Trust & Will took these services one step further by partnering with Notarize, a trusted platform for legally signing and notarizing documents online. This partnership allows testators to create, sign, witness, and notarize their electronic will and other estate planning documents in one seamless experience.
To create a will in Nevada, electronic or not, you must be at least 18 years of age and be of sound mind. testators who are eligible can follow these steps to creating an electronic will in Nevada:
Decide what assets and property you’d like to include in your will
Decide who your beneficiaries are (who will inherit your property)
Choose an Executor who you’d like to manage your estate
Choose a Guardian for any dependent children or pets (if applicable)
Choose someone who will manage your children’s property
Select your online will creation service provider
Customize the provided will with your personal information and decision-making
Electronically sign your will in the physical presence of your two witnesses
Ask your witnesses to electronically sign your will
Follow the prompts provided by your service provider to complete and execute your will
Store your electronic will securely in a digital vault (your qualified custodian)
Don’t forget that you can make your will self-proving by having your witnesses sign an attestation clause in your will. Another option is to sign a self-proving affidavit in the presence of an online notary, which Nevada allows. Unfortunately, the state of Nevada does not allow for remote witnessing, meaning the the witnesses must be in the physical presence of the testator when the testator and witness electronic signatures are applied to the digital document.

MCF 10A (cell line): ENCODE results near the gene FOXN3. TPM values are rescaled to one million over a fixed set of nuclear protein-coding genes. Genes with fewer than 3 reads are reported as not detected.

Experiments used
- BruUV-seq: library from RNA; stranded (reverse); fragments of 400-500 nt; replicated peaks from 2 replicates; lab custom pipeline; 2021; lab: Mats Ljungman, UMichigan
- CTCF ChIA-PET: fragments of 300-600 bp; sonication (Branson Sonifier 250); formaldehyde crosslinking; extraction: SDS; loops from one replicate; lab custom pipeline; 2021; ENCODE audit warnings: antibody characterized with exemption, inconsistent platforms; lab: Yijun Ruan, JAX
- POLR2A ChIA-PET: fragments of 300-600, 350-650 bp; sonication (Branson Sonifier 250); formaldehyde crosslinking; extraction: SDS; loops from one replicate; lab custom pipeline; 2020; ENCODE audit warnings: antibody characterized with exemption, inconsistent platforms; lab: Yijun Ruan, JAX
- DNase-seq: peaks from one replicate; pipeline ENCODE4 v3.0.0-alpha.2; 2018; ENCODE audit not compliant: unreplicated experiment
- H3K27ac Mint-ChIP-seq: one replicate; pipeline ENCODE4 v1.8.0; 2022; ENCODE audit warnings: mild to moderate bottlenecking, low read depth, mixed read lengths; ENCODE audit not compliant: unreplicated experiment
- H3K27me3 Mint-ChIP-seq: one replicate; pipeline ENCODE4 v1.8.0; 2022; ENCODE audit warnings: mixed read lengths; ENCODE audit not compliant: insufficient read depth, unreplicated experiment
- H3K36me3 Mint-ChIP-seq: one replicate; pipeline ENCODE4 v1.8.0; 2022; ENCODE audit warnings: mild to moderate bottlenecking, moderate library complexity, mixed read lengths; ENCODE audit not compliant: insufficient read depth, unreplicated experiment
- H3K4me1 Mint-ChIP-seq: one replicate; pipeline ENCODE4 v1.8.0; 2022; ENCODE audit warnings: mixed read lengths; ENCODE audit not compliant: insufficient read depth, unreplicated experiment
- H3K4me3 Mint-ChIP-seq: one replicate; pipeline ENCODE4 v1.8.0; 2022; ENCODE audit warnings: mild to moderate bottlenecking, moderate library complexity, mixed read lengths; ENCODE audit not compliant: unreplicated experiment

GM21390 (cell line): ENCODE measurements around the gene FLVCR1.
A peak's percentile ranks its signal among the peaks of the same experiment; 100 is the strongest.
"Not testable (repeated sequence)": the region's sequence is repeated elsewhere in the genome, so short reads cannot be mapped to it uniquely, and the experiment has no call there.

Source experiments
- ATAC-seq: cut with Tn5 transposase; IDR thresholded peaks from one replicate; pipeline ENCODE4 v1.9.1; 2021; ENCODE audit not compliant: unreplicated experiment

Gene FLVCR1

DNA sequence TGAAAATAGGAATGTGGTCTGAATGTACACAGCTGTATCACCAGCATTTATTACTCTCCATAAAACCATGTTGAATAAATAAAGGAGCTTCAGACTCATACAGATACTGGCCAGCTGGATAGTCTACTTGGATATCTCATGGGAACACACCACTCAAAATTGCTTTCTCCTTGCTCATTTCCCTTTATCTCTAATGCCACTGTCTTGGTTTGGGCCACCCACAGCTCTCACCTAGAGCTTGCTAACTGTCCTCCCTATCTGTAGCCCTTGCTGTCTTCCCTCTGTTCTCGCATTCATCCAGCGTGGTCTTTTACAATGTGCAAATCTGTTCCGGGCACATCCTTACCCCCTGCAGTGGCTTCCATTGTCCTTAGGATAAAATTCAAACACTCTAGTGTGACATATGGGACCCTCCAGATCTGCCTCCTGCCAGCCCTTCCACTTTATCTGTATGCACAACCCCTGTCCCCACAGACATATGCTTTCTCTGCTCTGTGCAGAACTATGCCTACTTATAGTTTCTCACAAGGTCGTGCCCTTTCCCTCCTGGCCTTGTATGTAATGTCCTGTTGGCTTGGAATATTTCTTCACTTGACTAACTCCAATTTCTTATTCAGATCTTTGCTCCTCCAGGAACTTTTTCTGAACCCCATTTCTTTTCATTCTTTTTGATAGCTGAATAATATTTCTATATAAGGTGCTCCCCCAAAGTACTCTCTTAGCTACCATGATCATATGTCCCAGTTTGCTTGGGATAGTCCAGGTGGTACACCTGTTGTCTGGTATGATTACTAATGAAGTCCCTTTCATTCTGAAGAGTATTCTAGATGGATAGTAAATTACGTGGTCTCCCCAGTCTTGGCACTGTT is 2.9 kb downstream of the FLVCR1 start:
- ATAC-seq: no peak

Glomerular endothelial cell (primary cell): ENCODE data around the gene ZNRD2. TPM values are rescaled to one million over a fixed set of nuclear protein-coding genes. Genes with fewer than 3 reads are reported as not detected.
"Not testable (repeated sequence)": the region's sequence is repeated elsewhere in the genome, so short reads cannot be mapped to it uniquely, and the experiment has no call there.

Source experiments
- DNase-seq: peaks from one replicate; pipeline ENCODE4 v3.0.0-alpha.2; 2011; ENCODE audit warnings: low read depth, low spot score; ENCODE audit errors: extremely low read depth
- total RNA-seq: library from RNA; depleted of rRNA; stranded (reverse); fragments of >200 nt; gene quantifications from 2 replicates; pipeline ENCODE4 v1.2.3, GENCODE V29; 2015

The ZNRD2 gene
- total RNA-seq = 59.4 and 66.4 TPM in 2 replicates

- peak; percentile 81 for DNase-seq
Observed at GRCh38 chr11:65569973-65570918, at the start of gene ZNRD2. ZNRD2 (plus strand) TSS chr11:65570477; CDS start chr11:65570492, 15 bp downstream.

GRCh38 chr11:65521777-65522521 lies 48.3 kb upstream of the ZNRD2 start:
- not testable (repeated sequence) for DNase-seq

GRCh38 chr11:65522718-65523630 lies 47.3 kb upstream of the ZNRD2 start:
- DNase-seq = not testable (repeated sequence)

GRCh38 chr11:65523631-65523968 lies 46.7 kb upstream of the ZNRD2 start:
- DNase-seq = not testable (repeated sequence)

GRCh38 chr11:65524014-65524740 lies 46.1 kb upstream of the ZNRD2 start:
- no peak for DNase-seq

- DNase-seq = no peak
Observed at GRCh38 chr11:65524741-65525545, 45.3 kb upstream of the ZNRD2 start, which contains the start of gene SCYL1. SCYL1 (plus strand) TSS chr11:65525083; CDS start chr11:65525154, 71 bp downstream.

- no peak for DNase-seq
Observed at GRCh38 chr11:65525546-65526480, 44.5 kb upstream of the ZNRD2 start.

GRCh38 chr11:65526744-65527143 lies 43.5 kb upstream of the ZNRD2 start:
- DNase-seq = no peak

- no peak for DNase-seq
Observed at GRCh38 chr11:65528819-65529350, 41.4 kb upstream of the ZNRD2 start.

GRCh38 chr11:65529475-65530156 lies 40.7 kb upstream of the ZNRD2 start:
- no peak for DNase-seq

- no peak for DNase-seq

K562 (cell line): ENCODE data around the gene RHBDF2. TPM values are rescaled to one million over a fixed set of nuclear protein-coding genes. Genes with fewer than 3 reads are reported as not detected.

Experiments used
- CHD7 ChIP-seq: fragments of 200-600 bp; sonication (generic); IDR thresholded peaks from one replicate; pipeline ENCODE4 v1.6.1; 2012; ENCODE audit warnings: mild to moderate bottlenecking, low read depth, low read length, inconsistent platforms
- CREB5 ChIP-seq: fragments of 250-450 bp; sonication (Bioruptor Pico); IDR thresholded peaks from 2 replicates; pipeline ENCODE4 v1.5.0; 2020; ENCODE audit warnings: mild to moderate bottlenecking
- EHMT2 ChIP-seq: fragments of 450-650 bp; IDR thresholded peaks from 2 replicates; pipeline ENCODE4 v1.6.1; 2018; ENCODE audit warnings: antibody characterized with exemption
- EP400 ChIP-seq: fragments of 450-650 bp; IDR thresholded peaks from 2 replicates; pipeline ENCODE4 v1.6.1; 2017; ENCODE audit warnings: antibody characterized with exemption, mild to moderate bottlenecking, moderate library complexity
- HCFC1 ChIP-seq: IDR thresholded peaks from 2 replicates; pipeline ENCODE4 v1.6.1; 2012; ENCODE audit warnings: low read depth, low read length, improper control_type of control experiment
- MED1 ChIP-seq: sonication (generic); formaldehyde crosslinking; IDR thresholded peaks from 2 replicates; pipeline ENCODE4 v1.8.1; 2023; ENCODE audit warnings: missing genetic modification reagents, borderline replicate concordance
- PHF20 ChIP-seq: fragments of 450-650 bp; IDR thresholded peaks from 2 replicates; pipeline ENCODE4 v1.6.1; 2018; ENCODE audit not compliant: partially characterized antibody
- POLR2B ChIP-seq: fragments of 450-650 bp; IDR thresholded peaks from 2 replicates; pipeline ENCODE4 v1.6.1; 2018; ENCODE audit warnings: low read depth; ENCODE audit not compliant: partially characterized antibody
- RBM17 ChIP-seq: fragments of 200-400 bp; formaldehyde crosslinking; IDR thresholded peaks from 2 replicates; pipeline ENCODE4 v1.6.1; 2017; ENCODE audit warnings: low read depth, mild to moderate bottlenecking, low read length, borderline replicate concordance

Eligibility and Important Considerations for eWills
Nevada is one of the few early adopters of laws allowing electronic wills in the U.S. In most cases, the COVID-19 pandemic served as the catalyst for legislators to update their statutes, but in Nevada’s case, legislators have been making attempts to legalize electronic wills since 2001. The first time around, the technology that would have made electronic wills technically feasible for the average American was not quite ready yet. However, in 2017, both legislation and technology came together and prevailed.
If you are a resident of Nevada, it means you live in one of the few early-adopter states that allow you to create your will electronically from end-to-end. If the requirements are correctly met, your electronic will holds the same legal validity as a traditional will. The digitization of traditional and sometimes outdated legal processes will certainly make estate planning more accessible for many Americans.
[It’s important to note that given the dynamic nature of eWill legislation, the availability and specific requirements for eWills vary from state to state. Trust & Will is working to make our platform compliant with eWill regulations in the states where they are available. For the latest updates, be sure to check out our eWill page.]
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Trust & Will is an online service providing legal forms and information. We are not a law firm and we do not provide legal advice.